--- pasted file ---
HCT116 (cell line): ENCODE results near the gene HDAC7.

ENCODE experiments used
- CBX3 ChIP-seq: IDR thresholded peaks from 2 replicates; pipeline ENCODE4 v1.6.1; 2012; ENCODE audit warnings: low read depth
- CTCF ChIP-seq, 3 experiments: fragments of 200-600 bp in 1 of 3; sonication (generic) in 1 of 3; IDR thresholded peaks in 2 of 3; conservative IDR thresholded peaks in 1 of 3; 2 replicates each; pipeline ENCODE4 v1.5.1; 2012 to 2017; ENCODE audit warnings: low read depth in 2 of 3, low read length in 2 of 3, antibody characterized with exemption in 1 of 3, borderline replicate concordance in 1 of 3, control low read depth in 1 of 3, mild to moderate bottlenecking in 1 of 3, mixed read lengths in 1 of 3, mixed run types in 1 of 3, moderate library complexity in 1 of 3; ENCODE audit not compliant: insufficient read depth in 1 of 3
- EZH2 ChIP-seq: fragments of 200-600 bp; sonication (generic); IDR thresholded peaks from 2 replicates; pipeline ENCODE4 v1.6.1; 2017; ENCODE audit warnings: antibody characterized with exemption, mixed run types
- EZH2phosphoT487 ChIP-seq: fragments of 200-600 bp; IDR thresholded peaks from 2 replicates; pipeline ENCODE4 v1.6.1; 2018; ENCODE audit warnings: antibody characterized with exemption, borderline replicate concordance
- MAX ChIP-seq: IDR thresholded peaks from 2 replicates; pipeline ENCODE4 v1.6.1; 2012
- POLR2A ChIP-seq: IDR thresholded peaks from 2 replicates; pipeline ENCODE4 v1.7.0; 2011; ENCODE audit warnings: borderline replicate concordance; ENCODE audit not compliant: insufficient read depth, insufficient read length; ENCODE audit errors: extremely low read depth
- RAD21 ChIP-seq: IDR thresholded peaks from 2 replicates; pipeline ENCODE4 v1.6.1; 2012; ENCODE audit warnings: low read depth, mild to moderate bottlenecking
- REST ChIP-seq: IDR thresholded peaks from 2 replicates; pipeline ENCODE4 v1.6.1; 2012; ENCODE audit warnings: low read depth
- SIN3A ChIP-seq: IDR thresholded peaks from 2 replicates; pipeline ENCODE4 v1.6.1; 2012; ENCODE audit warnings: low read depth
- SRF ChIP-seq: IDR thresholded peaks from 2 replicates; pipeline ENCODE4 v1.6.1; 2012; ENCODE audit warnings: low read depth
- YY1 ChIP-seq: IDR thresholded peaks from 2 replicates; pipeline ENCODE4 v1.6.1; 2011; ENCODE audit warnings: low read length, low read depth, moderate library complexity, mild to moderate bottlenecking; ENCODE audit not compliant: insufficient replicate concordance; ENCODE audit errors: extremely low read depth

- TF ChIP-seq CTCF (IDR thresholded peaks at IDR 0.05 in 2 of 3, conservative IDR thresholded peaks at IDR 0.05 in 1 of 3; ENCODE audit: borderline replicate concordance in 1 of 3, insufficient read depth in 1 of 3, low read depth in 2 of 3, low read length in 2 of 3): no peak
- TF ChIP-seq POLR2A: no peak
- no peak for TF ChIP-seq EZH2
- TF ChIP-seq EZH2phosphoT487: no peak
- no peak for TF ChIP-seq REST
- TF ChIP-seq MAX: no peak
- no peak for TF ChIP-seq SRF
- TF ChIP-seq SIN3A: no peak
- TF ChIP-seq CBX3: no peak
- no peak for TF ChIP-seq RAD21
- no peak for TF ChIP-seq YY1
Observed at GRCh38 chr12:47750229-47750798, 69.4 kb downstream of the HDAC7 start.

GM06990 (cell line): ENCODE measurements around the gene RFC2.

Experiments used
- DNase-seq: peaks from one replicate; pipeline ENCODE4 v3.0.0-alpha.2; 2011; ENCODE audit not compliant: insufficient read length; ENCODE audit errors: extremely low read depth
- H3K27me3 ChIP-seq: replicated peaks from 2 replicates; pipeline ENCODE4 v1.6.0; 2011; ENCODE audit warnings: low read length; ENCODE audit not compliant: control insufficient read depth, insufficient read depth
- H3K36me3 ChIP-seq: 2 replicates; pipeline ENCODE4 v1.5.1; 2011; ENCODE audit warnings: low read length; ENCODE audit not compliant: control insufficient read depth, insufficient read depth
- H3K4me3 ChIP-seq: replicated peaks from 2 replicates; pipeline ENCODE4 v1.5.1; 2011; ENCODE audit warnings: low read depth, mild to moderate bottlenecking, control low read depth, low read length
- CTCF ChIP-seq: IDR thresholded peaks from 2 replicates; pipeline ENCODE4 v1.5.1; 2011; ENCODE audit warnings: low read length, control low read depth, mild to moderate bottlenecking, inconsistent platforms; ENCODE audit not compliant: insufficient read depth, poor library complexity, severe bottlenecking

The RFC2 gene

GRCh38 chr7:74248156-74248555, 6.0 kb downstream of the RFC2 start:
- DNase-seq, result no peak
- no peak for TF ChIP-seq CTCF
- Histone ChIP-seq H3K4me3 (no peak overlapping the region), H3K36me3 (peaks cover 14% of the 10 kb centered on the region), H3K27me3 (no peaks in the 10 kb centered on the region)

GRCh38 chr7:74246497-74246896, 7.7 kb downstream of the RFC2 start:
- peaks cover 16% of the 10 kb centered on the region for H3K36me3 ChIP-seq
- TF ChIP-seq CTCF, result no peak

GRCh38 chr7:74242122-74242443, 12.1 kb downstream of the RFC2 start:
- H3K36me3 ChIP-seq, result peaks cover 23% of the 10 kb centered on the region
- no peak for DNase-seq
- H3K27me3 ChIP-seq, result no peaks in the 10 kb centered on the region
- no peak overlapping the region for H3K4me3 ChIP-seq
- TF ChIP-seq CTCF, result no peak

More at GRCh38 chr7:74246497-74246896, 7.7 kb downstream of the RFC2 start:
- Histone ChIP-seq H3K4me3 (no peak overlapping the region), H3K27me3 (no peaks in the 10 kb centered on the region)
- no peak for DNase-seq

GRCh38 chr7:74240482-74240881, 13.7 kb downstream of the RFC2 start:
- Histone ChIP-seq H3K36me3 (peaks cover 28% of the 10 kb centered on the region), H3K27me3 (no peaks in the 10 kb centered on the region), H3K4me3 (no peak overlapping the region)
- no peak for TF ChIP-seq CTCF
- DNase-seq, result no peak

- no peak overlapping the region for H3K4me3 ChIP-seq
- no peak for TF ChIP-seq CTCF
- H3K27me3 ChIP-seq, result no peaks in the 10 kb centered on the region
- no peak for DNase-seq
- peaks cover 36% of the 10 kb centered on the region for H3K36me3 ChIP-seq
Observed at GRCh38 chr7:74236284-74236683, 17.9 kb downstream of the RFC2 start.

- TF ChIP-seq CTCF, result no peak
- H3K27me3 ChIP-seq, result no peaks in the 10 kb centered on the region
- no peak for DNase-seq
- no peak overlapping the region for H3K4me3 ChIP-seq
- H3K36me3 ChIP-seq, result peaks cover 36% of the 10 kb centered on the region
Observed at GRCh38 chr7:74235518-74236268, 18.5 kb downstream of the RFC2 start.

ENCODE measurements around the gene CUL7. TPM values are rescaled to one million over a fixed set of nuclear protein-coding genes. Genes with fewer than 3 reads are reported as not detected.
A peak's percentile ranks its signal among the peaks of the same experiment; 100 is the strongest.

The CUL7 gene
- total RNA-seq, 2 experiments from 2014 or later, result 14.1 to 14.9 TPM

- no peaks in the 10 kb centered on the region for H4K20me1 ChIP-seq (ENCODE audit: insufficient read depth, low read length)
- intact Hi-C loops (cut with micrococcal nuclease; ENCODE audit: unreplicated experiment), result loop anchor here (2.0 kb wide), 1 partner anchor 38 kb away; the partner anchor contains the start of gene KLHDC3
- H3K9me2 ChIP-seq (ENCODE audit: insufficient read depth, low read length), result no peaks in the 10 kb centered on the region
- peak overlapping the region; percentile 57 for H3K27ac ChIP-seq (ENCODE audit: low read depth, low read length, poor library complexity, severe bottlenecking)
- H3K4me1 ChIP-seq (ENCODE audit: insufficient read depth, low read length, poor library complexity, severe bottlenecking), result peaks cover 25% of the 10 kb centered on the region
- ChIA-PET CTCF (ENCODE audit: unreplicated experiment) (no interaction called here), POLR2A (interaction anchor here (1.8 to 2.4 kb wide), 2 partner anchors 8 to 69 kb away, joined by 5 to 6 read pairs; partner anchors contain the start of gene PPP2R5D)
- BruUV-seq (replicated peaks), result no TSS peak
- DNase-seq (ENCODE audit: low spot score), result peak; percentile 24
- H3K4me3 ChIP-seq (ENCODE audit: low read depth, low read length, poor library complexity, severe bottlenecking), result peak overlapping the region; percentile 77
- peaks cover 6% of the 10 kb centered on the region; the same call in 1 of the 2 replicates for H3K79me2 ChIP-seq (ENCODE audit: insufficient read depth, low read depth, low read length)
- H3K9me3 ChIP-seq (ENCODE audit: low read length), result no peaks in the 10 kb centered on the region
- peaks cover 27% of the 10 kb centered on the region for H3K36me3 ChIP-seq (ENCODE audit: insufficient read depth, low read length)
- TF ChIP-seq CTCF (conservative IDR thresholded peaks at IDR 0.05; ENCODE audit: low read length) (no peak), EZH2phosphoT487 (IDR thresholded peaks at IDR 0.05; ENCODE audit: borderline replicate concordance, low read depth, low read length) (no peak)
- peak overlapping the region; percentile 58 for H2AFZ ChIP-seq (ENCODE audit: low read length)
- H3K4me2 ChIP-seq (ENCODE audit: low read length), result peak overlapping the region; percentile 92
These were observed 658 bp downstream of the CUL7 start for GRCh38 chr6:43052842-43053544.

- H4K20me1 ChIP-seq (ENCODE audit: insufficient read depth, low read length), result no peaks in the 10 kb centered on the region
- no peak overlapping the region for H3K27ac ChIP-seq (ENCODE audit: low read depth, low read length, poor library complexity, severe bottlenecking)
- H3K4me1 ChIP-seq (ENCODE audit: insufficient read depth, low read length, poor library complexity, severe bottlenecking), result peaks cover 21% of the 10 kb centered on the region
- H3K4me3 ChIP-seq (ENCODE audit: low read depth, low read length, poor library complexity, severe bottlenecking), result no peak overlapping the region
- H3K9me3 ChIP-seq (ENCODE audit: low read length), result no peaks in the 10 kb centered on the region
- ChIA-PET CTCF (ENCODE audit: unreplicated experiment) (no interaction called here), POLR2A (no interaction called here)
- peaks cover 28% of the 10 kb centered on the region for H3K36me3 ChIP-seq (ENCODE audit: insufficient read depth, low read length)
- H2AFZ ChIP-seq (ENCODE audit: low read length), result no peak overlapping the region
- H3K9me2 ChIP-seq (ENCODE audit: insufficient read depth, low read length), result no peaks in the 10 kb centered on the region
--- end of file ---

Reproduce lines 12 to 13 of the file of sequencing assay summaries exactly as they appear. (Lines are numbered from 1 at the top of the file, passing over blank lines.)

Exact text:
- SRF ChIP-seq: IDR thresholded peaks from 2 replicates; pipeline ENCODE4 v1.6.1; 2012; ENCODE audit warnings: low read depth
- YY1 ChIP-seq: IDR thresholded peaks from 2 replicates; pipeline ENCODE4 v1.6.1; 2011; ENCODE audit warnings: low read length, low read depth, moderate library complexity, mild to moderate bottlenecking; ENCODE audit not compliant: insufficient replicate concordance; ENCODE audit errors: extremely low read depth